Approximate Time: 1 hour
Deconvolution is an image processing technique that is used to remove out-of-focus blur and haze from 3D fluorescence images, thus improving contrast and resolution. Blurring is caused by the spreading of light as it passes through microscope optics. Since blurring is a non random effect, it can be predicted with various optics models and if you can predict the effect, you may be able to reverse it to a certain extent. This is the basis of deconvolution. There are many different algorithms that are used to do this and they are discussed in the review paper by Wallace et al. cited below. With our computing power these days, running a deconvolution operation is easy and it's a reasonable way to sharpen up your images. James Pawley, author of the "Handbook of Biological Confocal Microscopy", recommends that you should always deconvolve your images whether their acquired in widefield or confocal mode.
Check out these references for more details:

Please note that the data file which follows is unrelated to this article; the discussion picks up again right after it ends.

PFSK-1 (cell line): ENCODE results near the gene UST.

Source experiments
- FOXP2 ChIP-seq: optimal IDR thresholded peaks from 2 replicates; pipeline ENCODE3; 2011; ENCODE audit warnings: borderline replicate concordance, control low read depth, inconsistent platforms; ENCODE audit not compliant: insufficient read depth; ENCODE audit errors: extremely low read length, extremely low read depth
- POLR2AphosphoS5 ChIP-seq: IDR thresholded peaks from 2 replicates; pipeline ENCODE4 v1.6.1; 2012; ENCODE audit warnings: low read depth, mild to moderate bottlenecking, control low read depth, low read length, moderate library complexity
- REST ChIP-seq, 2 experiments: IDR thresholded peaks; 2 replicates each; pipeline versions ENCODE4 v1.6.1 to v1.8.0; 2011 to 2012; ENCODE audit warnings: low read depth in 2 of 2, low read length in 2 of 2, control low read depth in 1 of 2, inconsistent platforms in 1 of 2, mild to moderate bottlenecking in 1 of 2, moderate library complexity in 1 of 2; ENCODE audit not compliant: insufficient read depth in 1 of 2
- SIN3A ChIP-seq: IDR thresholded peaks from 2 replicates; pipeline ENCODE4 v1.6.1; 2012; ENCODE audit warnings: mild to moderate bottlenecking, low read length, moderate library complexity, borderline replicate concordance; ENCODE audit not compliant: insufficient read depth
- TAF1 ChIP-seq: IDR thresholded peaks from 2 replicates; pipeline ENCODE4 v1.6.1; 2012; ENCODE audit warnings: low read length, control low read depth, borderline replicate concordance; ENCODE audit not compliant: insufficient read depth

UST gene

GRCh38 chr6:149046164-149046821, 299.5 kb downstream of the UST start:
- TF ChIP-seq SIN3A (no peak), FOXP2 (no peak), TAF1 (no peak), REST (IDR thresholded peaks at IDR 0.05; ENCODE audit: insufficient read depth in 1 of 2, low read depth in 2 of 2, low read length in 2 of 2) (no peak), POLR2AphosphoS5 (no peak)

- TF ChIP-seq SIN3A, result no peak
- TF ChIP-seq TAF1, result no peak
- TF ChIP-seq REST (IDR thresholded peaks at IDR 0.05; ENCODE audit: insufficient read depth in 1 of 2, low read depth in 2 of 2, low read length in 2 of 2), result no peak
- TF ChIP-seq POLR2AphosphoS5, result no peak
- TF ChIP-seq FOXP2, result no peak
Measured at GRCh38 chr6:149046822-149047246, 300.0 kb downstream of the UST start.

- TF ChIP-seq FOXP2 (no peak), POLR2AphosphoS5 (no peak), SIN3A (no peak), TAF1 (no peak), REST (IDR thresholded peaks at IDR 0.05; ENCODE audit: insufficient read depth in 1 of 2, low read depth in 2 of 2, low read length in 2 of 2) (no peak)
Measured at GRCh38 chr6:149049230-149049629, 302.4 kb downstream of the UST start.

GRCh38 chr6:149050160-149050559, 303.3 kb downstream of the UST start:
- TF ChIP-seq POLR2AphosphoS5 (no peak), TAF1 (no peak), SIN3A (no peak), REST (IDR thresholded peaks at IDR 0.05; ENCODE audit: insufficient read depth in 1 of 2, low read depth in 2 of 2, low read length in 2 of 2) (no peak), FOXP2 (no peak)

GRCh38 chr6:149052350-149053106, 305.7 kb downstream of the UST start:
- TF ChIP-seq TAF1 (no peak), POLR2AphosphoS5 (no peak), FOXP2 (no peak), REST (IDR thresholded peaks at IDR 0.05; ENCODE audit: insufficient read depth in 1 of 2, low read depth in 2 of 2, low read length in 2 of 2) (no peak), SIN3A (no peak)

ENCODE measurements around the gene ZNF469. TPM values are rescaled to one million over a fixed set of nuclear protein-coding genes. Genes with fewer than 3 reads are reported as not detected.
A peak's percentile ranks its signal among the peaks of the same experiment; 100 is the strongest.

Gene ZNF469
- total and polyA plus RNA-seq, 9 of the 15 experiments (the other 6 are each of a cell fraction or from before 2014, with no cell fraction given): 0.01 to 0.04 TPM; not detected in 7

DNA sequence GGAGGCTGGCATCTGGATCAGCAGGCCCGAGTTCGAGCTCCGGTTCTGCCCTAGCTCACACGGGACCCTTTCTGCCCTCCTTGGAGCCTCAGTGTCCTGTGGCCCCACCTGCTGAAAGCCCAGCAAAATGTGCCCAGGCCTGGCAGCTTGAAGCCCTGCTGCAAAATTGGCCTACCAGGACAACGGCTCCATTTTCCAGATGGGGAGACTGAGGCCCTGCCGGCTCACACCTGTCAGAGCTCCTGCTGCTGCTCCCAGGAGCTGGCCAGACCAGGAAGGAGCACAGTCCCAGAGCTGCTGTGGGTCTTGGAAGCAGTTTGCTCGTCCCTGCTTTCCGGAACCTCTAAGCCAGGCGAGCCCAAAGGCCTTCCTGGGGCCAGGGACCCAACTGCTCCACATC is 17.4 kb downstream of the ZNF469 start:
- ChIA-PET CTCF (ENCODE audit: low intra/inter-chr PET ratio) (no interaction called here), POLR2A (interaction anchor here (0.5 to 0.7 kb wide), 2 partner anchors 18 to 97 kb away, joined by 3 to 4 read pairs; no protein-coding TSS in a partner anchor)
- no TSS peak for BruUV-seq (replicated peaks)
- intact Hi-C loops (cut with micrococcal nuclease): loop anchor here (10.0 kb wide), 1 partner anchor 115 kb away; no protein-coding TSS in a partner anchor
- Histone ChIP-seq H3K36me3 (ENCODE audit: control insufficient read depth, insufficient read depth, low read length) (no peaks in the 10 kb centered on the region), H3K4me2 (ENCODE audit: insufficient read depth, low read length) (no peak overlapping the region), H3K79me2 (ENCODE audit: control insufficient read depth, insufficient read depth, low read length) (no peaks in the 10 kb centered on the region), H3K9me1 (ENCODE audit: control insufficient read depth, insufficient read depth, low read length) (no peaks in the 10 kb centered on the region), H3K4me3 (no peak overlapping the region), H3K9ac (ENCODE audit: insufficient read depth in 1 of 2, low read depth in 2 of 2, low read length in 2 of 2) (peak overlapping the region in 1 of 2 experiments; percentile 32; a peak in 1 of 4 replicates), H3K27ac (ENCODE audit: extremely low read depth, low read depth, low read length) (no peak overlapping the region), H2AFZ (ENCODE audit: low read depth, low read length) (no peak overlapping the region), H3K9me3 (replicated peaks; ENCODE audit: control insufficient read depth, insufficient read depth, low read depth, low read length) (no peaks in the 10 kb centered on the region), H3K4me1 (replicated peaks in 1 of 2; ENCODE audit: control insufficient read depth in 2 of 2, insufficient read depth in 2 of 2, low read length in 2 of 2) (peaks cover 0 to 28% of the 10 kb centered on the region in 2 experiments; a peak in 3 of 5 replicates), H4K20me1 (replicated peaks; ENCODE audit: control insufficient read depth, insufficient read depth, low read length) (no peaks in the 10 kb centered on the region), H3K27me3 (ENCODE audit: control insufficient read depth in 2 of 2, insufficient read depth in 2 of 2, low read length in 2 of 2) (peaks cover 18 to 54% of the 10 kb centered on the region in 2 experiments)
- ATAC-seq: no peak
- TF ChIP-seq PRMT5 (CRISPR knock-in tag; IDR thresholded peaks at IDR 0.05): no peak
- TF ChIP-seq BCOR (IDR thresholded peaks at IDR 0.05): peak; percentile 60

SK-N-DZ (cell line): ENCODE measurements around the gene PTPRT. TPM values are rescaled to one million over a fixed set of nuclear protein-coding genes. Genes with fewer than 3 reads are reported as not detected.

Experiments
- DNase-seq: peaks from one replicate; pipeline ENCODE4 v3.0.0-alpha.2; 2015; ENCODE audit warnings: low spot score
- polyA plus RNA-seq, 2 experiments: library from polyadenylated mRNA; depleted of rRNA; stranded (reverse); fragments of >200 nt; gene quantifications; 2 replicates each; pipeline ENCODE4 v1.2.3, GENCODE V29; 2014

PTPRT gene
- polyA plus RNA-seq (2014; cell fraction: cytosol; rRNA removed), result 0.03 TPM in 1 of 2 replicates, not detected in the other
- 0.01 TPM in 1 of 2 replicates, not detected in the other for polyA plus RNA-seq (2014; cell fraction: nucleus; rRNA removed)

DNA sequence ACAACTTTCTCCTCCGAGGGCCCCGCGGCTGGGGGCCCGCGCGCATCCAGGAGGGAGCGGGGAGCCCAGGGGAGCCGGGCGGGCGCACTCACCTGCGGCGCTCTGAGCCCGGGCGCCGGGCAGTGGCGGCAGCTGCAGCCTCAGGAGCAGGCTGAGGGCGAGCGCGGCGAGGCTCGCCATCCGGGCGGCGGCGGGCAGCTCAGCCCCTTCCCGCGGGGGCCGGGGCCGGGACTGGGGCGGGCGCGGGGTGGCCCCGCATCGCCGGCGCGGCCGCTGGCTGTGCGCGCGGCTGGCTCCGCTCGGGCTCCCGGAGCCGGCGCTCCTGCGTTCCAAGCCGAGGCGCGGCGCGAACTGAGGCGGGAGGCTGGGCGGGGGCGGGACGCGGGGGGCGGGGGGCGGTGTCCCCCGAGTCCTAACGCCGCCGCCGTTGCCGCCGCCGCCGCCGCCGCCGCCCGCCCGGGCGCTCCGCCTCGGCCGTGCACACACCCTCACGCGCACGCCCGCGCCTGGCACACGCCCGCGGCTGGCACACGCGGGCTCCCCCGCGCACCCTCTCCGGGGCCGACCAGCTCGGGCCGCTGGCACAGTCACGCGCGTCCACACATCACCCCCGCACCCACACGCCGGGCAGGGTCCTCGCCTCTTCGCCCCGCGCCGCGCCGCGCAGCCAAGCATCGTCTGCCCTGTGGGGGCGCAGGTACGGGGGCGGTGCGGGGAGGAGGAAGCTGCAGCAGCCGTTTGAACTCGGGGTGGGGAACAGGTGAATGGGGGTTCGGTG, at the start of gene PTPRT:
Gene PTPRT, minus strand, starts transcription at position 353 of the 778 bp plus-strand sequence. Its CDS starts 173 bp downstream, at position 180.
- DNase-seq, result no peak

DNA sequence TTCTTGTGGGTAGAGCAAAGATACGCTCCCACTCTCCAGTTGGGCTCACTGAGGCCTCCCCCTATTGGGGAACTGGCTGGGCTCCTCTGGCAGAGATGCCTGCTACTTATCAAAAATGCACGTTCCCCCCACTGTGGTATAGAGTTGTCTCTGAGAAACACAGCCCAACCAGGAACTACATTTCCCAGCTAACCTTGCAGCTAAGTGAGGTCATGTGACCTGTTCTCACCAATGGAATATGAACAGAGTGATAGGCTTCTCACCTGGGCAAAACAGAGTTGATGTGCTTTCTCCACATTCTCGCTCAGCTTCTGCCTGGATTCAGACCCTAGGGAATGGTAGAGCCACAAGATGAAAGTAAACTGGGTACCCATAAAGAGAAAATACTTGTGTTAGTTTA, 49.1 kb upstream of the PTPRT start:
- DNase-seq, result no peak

- Wes Wallace, Lutz H. Schaefer, and Jason R. Swedlow."A Workingperson's Guide to Deconvolution in Light Microscopy." BioTechniques Vol.31: 1076-1097 (November 2001).
- Handbook of Biological Confocal Microscopy, Third Edition, edited by James B. Pawley, Springer Science+Business Media, LLC, New York, 2006. (Chapters 23, 24, and 25 pp. 453-500).
Here at the AOMF, we provide training with Autoquant DeBlur deconvolution software. The course covers:
- Preparing images for opening in Autoquant
- Choosing deconvolution parameters: pixel size, z-spacing, excitation and emission wavelengths, etc.
- Choosing a deconvolution method: nearest neighbours, 3D blind deconvolution, etc.